Geopolitics of the Poles in the Anthropocene Age

By: Staff Reporter
We need to realise that climate change under the Anthropocene, the present era of human civilization, may have long ranging impacts on the two Polar regions and therefore make some essential policy changes accordingly.
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 Science and politics are intricately intertwined more so in Polar Regions where science ensures access. The Antarctic Treaty has provided an excellent platform for resolving minor irritants even though some experts feel that the Treaty is lately hollowing (Hemmings, 2017). Even at the height of the cold war period when the ‘the potential for the Cold War to extend into the coldest part of the globe’ (Chimu Adventures, 2016) was appearing to be real, the emergence of the Antarctic Treaty of 1959 was a breather. The positive outcome of the in-depth negotiations put aside, albeit for a time, the controversial issue of territorial claims of some select nations.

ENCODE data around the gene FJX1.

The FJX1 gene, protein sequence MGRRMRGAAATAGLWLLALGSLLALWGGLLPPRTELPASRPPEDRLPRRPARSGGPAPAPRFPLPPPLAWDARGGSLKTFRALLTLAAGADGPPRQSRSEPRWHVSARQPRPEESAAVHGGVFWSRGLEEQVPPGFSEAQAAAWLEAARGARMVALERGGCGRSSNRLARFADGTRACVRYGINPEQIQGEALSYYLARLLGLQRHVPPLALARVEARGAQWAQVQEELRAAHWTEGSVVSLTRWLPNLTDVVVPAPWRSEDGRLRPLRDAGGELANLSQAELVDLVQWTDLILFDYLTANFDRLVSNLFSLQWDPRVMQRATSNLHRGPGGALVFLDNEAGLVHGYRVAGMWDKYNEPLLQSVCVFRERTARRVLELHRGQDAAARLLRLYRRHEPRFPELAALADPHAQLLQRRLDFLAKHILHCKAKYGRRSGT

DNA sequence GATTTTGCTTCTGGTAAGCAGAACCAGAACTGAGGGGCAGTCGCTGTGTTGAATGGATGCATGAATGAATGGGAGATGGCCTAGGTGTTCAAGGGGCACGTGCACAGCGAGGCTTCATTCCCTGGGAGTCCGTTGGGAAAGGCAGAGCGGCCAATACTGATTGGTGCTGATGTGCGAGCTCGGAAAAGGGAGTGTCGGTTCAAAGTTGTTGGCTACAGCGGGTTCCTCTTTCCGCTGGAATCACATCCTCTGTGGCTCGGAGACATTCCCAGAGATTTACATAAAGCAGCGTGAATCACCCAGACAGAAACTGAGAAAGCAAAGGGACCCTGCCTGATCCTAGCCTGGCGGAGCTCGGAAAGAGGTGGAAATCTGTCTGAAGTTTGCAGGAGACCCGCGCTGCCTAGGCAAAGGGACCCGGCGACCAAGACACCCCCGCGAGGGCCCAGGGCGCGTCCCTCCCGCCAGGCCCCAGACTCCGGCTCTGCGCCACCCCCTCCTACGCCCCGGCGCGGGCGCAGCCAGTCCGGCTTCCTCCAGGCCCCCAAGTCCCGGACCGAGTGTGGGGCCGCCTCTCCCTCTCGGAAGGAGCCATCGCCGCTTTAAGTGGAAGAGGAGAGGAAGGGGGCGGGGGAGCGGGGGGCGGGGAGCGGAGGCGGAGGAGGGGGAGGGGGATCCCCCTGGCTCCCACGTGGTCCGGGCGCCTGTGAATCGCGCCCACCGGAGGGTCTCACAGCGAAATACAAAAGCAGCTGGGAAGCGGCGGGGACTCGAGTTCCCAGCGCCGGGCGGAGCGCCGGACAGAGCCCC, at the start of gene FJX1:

Arctic and Antarctic governance is founded on the principles of mutual trust and cooperation. Antarctica has a formal Treaty System (ATS) in place with 53 states party to the Treaty, 29 of which, including all 12 original signatories having consultative (voting) status. Arctic states, however, are sovereign and can enjoy jurisdiction over major parts of the Arctic Ocean by virtue of the provisions of UN Law of the Sea. The Arctic states are taking care of its pristine environment by adhering to Arctic Environmental Protection Strategy (AEPS) under the Arctic Council.